Article 169(1) on consumer protection states that protecting the health of consumers is part of consumer protection. But to the extent that paragraph 2(a) allows legislation, it is, again, in the context of the completion of the Internal Market for which we refer again to the remarks above.

Article 169(2)(b) enables “measures which support, supplement and monitor the policy pursued by the Member States”. That might be your best shot:

It is clear from:

  • the Parliamentary Resolution (not the misleading main title but the title of Annex I “A European framework directive for national asbestos removal strategies”);
  • the Communication (“working toward an asbestos-free future”);
  • and the Call for Evidence for an AI (“the [EP] resolution calls on the Commission to present a European strategy for the removal of all asbestos”);

that the overarching objective is total removal. We don’t see what Treaty article would enable the EU to develop a total removal policy ex nihilo, but if each – or even some? – of the 27 has/have such a policy then the EU could “support, supplement and monitor” it via Article 169(2)(b).

We are not competent to judge the extent to which a provision like Article 169(2)(b) enables the use of a framework directive. Perhaps the solution would be an instrument outlining/templating a ‘National asbestos removal plan’ along the lines of the recast EPBD proposal’s ‘National building renovation plan’ article. That would have the advantage of going a long way with less risk of raising conferral and subsidiarity issues. 


The scope of the screening and the technical capacity to carry it out

Without pronouncing on the form of the legal instrument and the division of competence between the Union and the member states, we believe there has to be a comprehensive approach along the lines of the European Parliament’s call on the Commission to:

“present a proposal for a framework directive for Member States to set up national asbestos removal plans that include clear and realistic timelines, including priorities and interim targets, detection and registration of asbestos, financing and support to homeowners and SMEs, protection measures for workers against the risk of asbestos exposure in accordance with Directive 2009/148/EC as well as the safe disposal of asbestos in order to prevent asbestos from entering into recycling processes;” (Resolution of 20 October 2021, par. 18)

The merit of that paragraph is its comprehensive coherence. Asbestos screening and registration must go hand-in-hand with:

a timeline for asbestos removal, including prioritising certain buildings - such as schools, healthcare facilities, sport centres or social housing … (EP Resolution Annex I, par. 2)

Screening and registration should be in sync with that. If they are not, not only will the cost element be a real problem, but it will increase the risk of bottlenecks in the provision of screening services by qualified technicians.

The IA must cover this thoroughly, giving a clear picture of the existing pool of screening experts. The real estate sector had unfortunate experience of energy performance certificate bottlenecks leading to shoddy, near-worthless EPCs in many countries for many years. At the time of the gestation of the original Directive (2000-2001) there were no IAs.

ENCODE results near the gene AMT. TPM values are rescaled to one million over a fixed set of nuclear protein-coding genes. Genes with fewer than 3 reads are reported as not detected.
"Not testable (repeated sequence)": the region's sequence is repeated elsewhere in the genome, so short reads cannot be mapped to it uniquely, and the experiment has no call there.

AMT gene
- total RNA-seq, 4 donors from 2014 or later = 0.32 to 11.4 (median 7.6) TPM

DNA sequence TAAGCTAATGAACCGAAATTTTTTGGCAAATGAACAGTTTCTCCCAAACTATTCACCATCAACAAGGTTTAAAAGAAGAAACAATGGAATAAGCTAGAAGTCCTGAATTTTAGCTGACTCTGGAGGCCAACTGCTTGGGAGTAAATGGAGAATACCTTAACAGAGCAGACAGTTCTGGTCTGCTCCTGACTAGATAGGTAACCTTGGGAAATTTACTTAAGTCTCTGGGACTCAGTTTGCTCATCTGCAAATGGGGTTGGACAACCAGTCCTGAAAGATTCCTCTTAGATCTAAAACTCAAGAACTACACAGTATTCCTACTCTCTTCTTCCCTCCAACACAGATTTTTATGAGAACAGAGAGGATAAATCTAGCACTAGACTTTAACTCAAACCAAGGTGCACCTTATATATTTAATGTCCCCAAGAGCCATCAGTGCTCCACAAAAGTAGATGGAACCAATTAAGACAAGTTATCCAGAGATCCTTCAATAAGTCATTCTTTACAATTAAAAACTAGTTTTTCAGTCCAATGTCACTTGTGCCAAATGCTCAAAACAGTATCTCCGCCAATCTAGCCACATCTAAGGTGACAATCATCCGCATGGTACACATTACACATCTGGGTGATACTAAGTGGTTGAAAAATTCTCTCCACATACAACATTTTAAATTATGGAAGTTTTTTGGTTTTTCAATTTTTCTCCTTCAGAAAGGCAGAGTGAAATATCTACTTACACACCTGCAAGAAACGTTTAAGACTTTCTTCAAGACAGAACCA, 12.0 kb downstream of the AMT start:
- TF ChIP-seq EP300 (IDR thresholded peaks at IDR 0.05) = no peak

To do this, the consultants must first get a handle on what ‘screening’ consists of:

Among Parliament’s minimum criteria for national digital asbestos registries there are:

(d) the specific location of harmful substances and the parts of the building that have been screened for asbestos;

(e)  an indication of where work will be or has been performed (inside/outside) as well as the part of the building (floors, walls, ceilings, roofs) or infrastructure;

(f)  the type of material (asbestos cement, insulation, putty etc.) and an estimated proportion of those types of material;

(g)  the kind of works that need to be conducted and an indication of work methods that may disturb asbestos containing materials (drilling, cutting etc.) and the expected duration of the works;

(h)  a timeline for removal and a management plan;

EP Resolution, Annex I, A(4)

The IA needs to:

  • establish what the screening consists of;
  • calculate how much time it takes to perform all of its components;
  • and gauge the number of technicians capable of carrying this out.

At that point, the IA consultants should be able to envisage a timeline for selective screening and registration.

Cost and payment

a financial framework, based on the use of ESI funds, for the support of building owners … (EP Resolution Annex I, par. 3)

European Structural and Investment Funds will never cover more than a fraction of the cost. This means that member states must retain total freedom to decide what sectors of society or the state are to pay for the screening.

It was surprising to see questions about who should pay in the public consultation. Deciding who pays is not EU competence. The EPBD steers clear of that for both EPC and renovation costs.

But that is not a reason for the IA not to gauge the costs. On the contrary, it is important for member states, Parliament and stakeholders to have a clear idea of this at the outset of the legislative process. The IA has a particularly important function here and it is cost- and time-effective to do it in conjunction with ascertaining the scope of the screening.

Articulation with the recast EPBD, especially its provision on rapid rooftop solar energy installation and the obligation on permitting authorities to make their decisions within three months

It would suboptimal if an asbestos directive slowed this down, for instance if an asbestos screening report had to be submitted to the permitting authority along with the request for rooftop solar energy installation. The IA should consider this.

The EU digital building logbook

Optimal streamlining dictates that in the event that the same IA covers both the legal instrument for screening and the “regulatory approach for a model for an EU digital building logbook”, or if there is a separate IA, the consultants should consider how this is to articulate with the EPC, the renovation passport* and European Construction Observatory’s databases for buildings.
According to EPBD recast Proposal Art. 10(3)(c), the renovation passport “… shall indicate … wider benefits related to health and comfort”.

We remain at your disposal.

With kind regards,

Michael MacBrien
Director General